This article was originally published on WSJ Marketwatch:
Surveying the dozens of towering cranes growing into Seattle’s skyline, one might wonder if there’s a housing boom that will eventually crash as it did in the last Seattle real estate downturn. It’s a reasonable reaction for an untrained observer, but it’s also a dangerous one for the region’s ability to plan for accommodating smart growth.
The problem is that, by and large, the city isn’t building housing. Of the 16 new high-rise towers being built in Seattle, just two of them are condominiums. Between Seattle’s three new condo buildings, the city is adding about 1,000 housing units. New apartment buildings are only bringing online around 2,000 new units in the short term. Meanwhile, King County issued 71,000 new driver’s licenses to people from out of state in 2015. Most of these people will work in the metropolitan core. The numbers aren’t adding up.
Seattle’s rate of housing construction continues to fall behind the region’s population growth. The demand for housing comes from a changing local environment. An ever-increasing population of technology, health-care, science and other workers are relocating to the area for its booming employment market.
Seattle’s growth isn’t a new story, but defining its size and impact is often difficult. Companies are often tight-lipped about hiring numbers. Based on multiple reports, though, just four local companies are planning on hiring an additional 10,000 employees in the coming year. There’s phenomenal job growth throughout the region across dozens of large organizations, but by simply focusing on Amazon AMZN, +0.49% , Google, GOOG, +0.60% Facebook FB, +0.78% , and Microsoft MSFT, +0.51% the region needs to build an additional 10,000 housing units within a reasonable commute distance to keep our housing situation from becoming more constricted.
What about that forest of cranes? It seems that most of Seattle’s construction is focused on offices for the workday employees as opposed to homes to house them within close proximity. Amazon is nothing less than a phenomenon. It occupies 10 million square feet of commercial space in Seattle, and it seems to announce plans to build a new tower every other month. The company is hiring as quickly as it is building offices.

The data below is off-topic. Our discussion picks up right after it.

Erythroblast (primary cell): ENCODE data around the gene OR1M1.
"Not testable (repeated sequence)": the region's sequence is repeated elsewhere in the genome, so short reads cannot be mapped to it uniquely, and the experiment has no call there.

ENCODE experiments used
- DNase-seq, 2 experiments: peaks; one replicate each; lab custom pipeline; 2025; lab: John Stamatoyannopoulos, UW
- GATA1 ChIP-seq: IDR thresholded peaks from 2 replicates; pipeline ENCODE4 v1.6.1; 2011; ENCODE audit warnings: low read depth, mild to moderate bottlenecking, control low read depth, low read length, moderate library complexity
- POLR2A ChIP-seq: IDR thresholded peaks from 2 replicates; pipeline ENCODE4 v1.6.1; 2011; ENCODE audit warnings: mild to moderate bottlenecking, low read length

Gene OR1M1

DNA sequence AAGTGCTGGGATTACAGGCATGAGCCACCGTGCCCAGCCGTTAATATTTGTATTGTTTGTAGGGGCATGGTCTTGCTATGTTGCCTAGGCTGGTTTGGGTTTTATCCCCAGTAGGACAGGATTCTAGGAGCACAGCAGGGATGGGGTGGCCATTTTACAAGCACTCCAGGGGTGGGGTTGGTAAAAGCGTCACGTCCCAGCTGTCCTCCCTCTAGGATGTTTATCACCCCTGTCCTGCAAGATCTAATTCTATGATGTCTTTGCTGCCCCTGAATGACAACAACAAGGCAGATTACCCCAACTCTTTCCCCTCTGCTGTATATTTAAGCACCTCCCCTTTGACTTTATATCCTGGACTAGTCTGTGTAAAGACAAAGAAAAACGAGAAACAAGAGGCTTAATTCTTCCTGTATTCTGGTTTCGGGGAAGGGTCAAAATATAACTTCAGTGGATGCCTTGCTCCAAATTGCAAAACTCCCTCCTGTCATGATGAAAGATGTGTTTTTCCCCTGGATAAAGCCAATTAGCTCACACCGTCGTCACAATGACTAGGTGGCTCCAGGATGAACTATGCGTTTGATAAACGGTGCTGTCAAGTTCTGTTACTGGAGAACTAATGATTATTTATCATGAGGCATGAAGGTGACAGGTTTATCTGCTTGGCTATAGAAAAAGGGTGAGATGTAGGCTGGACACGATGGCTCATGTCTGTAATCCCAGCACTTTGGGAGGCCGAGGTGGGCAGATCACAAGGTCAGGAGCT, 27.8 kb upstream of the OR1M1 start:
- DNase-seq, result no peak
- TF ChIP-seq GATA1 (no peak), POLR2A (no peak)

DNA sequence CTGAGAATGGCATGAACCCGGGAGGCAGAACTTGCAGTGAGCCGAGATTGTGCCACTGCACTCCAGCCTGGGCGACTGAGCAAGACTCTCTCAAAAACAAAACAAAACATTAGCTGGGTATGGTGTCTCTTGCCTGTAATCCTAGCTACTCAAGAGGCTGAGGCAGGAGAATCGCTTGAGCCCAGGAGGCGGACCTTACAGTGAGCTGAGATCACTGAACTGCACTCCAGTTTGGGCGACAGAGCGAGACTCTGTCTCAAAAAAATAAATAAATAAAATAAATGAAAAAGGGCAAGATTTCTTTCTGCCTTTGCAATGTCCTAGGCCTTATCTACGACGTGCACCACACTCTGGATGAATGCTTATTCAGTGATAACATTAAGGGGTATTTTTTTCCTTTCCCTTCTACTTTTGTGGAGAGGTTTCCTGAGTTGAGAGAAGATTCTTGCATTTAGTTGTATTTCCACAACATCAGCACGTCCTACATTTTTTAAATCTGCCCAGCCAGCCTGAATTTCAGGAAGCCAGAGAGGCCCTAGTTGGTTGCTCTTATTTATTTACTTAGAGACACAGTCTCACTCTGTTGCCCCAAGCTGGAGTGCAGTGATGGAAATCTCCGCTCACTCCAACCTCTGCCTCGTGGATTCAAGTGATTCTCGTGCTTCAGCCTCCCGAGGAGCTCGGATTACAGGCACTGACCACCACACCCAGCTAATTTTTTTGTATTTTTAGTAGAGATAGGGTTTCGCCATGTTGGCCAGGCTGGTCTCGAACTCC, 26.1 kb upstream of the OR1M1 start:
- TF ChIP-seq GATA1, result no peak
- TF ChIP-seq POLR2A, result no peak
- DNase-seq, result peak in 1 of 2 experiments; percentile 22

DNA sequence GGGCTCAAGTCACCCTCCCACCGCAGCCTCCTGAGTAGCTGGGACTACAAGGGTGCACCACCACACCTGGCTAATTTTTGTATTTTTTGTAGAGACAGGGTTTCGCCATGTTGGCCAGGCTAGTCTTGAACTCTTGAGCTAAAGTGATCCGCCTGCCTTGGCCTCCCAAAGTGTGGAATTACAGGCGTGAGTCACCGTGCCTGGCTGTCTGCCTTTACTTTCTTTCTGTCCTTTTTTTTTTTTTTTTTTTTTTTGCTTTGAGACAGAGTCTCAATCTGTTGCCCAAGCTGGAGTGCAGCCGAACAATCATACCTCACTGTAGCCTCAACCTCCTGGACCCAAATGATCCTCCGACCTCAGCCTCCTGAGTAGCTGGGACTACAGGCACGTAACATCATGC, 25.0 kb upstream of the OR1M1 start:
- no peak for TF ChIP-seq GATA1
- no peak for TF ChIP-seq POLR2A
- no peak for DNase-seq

Many of these new residents will want to buy homes. While the growing city requires greater density of housing, condo construction lags far behind population growth. There are a scarce few condo construction projects coming to market, and few in the planning phase. Between Insignia, Gridiron, and Luma projects opening between 2015 and 2017, less than 1,000 new condos will be available to purchase.
Developers blame the lack of condo construction on onerous regulations that put tremendous liability on the builders of condos. The costs of construction, and the virtual guarantee of being sued in the current environment, render most Seattle real estate projects unworthy of condo development.
Smart growth requires the region to encourage density in the locations where employment exists. Local officials need to embrace the links between housing supply, development costs and the ability to provide affordable housing and reliable transportation for citizens at all income levels. The price of housing has always affected the ability of the entire spectrum of residents to live in a healthy environment and have a reasonable work commute.
Seattle needs more housing. It needs higher-end housing that’s in demand by our new residents to slow the rapid price increases due to constricted supply. It needs moderately priced housing to keep its long-time citizens within reasonable distances from their employment and ease transportation issues. It needs affordable housing to keep our residents who are being stretched to their limits in safe environments where they can continue to work and grow without the fear of losing everything.
It’s time for Seattle to talk seriously about what will ultimately decide our fate — supply and demand. There is no band-aid or legislative work-around that negates the laws of economics.
The conversation starts with supply. Everything else is a game of musical chairs.